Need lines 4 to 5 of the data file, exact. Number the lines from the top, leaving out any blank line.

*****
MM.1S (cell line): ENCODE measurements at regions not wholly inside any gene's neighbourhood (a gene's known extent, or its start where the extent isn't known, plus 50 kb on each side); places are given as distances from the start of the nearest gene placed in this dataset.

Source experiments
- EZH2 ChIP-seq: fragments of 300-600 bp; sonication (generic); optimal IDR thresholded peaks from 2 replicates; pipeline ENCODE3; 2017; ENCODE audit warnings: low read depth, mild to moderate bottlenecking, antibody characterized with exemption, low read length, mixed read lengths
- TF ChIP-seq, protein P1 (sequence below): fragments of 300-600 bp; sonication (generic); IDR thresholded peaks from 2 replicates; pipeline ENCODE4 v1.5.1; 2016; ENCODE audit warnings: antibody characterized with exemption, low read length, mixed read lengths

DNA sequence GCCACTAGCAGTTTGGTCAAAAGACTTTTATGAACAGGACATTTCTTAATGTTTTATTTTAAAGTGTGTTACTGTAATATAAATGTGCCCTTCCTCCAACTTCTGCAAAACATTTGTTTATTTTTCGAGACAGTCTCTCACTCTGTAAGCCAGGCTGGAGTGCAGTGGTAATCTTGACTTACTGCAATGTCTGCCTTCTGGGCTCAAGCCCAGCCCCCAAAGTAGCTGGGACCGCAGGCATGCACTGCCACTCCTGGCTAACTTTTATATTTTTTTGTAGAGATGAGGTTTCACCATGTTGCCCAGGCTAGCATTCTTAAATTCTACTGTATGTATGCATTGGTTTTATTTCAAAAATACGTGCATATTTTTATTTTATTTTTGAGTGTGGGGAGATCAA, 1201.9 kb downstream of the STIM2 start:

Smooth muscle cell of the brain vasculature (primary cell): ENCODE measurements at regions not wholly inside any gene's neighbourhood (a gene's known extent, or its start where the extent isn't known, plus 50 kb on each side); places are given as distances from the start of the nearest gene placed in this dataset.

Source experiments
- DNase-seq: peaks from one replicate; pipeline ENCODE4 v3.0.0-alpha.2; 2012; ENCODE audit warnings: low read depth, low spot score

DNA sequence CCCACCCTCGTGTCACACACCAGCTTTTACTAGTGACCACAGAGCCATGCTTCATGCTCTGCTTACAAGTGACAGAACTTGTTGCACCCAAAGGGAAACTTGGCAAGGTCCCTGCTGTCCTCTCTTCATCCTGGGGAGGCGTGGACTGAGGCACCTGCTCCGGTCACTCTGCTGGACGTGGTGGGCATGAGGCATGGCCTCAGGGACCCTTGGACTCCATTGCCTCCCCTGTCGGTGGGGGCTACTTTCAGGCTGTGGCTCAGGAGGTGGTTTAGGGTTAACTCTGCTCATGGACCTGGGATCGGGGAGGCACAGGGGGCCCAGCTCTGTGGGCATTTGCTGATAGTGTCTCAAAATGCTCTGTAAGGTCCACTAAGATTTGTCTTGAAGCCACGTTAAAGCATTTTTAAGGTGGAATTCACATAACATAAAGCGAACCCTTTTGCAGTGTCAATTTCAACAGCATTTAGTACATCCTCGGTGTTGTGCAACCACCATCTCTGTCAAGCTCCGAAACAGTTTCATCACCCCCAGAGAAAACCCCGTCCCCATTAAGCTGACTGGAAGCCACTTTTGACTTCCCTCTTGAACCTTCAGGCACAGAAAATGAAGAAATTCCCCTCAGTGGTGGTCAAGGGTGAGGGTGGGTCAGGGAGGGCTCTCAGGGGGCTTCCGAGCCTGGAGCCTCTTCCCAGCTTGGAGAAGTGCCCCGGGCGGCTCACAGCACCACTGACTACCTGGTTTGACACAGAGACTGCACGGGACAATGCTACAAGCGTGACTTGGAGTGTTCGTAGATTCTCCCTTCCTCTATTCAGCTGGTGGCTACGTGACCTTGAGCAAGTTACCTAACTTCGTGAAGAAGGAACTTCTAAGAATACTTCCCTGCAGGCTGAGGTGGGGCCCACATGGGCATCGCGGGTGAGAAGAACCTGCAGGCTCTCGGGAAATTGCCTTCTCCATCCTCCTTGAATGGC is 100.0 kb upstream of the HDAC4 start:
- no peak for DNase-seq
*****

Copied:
- TF ChIP-seq, protein P1 (sequence below): fragments of 300-600 bp; sonication (generic); IDR thresholded peaks from 2 replicates; pipeline ENCODE4 v1.5.1; 2016; ENCODE audit warnings: antibody characterized with exemption, low read length, mixed read lengths

DNA sequence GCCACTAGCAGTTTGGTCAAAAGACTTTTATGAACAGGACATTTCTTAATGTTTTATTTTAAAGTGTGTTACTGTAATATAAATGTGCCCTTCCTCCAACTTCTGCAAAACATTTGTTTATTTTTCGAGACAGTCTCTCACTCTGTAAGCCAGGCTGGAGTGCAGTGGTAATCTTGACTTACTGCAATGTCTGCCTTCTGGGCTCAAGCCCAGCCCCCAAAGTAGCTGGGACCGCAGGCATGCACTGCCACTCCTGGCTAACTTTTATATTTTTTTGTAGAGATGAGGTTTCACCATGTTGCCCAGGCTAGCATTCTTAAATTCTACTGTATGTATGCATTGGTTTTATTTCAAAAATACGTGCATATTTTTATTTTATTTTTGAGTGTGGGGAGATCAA, 1201.9 kb downstream of the STIM2 start: